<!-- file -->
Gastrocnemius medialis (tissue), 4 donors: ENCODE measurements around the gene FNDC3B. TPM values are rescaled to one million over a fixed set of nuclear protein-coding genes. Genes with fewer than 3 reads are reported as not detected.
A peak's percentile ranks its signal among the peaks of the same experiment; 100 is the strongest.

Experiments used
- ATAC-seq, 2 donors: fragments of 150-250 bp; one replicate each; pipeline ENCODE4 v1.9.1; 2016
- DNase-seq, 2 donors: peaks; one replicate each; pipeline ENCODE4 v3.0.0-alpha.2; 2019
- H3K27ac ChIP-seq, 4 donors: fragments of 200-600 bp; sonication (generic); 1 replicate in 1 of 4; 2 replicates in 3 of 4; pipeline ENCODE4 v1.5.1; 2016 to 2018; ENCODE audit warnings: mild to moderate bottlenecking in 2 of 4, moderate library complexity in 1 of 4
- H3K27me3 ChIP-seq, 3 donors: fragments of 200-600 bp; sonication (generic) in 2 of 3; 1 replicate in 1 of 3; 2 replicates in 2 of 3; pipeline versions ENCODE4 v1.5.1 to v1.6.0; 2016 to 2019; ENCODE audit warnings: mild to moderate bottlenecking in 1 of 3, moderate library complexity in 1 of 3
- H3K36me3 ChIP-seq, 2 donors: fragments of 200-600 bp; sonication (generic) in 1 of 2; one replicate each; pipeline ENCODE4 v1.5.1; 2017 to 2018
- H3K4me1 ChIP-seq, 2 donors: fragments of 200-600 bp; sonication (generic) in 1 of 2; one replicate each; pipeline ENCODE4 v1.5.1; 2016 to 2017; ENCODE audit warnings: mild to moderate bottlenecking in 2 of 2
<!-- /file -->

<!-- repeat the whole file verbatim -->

Gastrocnemius medialis (tissue), 4 donors: ENCODE measurements around the gene FNDC3B. TPM values are rescaled to one million over a fixed set of nuclear protein-coding genes. Genes with fewer than 3 reads are reported as not detected.
A peak's percentile ranks its signal among the peaks of the same experiment; 100 is the strongest.

Experiments used
- ATAC-seq, 2 donors: fragments of 150-250 bp; one replicate each; pipeline ENCODE4 v1.9.1; 2016
- DNase-seq, 2 donors: peaks; one replicate each; pipeline ENCODE4 v3.0.0-alpha.2; 2019
- H3K27ac ChIP-seq, 4 donors: fragments of 200-600 bp; sonication (generic); 1 replicate in 1 of 4; 2 replicates in 3 of 4; pipeline ENCODE4 v1.5.1; 2016 to 2018; ENCODE audit warnings: mild to moderate bottlenecking in 2 of 4, moderate library complexity in 1 of 4
- H3K27me3 ChIP-seq, 3 donors: fragments of 200-600 bp; sonication (generic) in 2 of 3; 1 replicate in 1 of 3; 2 replicates in 2 of 3; pipeline versions ENCODE4 v1.5.1 to v1.6.0; 2016 to 2019; ENCODE audit warnings: mild to moderate bottlenecking in 1 of 3, moderate library complexity in 1 of 3
- H3K36me3 ChIP-seq, 2 donors: fragments of 200-600 bp; sonication (generic) in 1 of 2; one replicate each; pipeline ENCODE4 v1.5.1; 2017 to 2018
- H3K4me1 ChIP-seq, 2 donors: fragments of 200-600 bp; sonication (generic) in 1 of 2; one replicate each; pipeline ENCODE4 v1.5.1; 2016 to 2017; ENCODE audit warnings: mild to moderate bottlenecking in 2 of 2